Could a Post-Brexit Britain Emerge as a Silk Road Player and Counterweight to China?

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Op/Ed by Chris Devonshire-Ellis

While the British government has been tying itself in knots over the nature of Brexit – with a hard landing increasingly likely, the discussions over what happen next become more pertinent. The British Isles have rather backed themselves into a corner concerning the issue: a democratic referendum was held during which the majority voted “leave”. Undoing that by holding a second referendum “until the voters get it right” would damage the trust in British and possibly global democracy for decades, if not permanently. In an age where democratic values are increasingly under pressure, this would do enormous damage. Hence, many believe that a second vote is undesirable, even at a short term loss to the British economy.

Assuming the degradation of democracy is unpalatable, this means that Brexit hangs exclusively upon negotiations with the EU, which will either succeed or fail. At this present juncture, and the apparent looming failure of the British Cabinet and Prime Minister to either agree upon, or sell a Brexit plan to Members of Parliament, a hard Brexit is looking more likely. Whether or not Brussels has been too harsh on terms that had never before been envisaged is a matter for historians to consider. However, should the UK crash out of the EU, trade will be conducted with EU member states as according to WTO regulations. It also leaves Britain with options as regards forming alternative trade alliances. In fact, British businesses themselves have already been taking the initiative this year. British direct investment into China has increased 169 percent this year, with similar trends our firm is seeing occurring across the ASEAN nations and India. Even Russia, not exactly the UK’s best buddy right now, has seen foreign investment from British businesses increase by 20 percent over the past ten months.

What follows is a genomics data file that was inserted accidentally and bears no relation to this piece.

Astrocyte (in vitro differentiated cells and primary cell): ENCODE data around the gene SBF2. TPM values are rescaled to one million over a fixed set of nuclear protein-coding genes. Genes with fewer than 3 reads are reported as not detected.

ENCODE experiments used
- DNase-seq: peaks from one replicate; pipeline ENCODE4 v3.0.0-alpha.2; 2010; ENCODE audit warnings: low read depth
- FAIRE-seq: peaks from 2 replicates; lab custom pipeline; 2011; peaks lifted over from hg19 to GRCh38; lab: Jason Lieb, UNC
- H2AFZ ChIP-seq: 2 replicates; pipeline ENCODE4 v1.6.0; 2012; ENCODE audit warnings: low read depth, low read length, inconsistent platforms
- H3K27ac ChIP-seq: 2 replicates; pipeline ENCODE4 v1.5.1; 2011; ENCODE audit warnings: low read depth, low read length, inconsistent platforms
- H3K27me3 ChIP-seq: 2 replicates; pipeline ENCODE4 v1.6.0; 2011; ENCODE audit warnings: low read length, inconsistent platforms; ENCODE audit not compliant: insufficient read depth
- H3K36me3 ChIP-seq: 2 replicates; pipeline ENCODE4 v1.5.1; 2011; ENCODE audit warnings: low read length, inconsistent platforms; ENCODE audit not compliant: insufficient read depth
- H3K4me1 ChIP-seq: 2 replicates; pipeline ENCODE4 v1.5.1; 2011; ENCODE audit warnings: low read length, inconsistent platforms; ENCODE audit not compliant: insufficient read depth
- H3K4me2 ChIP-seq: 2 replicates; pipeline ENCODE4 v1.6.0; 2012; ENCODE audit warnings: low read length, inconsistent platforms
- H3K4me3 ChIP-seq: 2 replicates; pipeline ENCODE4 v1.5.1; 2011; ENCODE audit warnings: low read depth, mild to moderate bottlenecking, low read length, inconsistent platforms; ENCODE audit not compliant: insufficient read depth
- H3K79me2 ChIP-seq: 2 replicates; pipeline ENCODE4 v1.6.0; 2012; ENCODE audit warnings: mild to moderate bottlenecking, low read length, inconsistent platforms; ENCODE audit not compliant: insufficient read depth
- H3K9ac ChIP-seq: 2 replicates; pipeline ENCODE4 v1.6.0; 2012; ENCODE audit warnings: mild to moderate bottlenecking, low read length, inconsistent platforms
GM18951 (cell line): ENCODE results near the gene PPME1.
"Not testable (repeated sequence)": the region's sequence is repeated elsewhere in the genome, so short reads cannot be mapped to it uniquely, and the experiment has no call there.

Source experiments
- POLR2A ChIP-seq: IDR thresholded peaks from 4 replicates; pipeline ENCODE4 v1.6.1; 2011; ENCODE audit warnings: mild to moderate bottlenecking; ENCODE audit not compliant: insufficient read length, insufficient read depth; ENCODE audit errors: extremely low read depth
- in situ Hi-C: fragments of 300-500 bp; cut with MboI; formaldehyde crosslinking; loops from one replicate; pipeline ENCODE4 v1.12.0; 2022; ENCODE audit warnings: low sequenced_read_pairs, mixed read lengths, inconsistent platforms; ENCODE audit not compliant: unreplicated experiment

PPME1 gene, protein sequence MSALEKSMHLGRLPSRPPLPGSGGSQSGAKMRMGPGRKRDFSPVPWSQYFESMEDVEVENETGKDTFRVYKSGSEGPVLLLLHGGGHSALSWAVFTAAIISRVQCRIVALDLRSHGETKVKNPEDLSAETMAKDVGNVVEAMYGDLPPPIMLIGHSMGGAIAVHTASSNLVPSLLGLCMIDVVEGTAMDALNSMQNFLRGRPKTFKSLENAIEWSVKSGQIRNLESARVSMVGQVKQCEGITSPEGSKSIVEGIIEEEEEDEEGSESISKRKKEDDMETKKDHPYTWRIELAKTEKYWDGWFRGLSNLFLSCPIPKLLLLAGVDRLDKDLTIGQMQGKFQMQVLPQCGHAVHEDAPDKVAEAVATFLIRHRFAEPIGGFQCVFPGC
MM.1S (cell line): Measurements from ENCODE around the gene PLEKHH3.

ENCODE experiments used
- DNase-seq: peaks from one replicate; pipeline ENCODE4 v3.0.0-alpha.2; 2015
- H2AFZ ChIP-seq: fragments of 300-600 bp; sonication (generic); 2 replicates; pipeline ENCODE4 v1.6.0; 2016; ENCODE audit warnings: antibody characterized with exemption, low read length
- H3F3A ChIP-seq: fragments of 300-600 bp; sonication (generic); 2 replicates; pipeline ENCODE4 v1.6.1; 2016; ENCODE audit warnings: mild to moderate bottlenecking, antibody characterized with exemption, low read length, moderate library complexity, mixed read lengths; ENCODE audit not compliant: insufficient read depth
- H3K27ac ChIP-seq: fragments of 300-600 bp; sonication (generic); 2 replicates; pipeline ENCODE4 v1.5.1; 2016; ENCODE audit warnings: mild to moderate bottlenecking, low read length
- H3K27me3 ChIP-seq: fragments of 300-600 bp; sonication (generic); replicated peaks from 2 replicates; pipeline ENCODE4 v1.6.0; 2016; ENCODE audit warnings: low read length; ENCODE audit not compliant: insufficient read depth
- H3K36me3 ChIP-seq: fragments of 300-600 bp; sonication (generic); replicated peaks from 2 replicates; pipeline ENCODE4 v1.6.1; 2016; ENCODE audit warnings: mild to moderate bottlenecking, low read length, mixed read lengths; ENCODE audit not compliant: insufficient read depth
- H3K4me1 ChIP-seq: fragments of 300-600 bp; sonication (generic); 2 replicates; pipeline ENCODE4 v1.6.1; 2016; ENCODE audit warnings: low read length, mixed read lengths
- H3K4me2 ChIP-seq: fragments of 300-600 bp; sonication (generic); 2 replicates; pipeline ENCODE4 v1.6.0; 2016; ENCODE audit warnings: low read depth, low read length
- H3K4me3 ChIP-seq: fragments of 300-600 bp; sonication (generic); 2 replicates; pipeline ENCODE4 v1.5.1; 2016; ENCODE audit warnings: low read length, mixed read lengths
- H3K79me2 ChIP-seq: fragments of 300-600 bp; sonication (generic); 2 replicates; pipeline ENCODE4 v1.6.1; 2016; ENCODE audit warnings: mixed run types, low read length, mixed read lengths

This unofficial Brexit trend is typically indicative of the conundrum when understanding who directs investment. Is it government or the commercial sector? While government policy is always a useful pointer as to where money will flow too – especially true in centrally managed countries like China – democratic nations tend to give businesses more leeway. Worryingly, the United States, with its new tendency to withdraw from trade agreements and immediately impose sanctions, is moving away from that democratic model and becoming more authoritarian. Business in the United States is increasingly becoming dictated to by political agendas rather than a mix of commerce and foreign policy, which is bad news for their more globally broad minded entrepreneurs, and especially so for those with independent business investments overseas. The rise of the American “State Influenced Enterprise” in all but name has begun, and they want smaller businesses out of the way.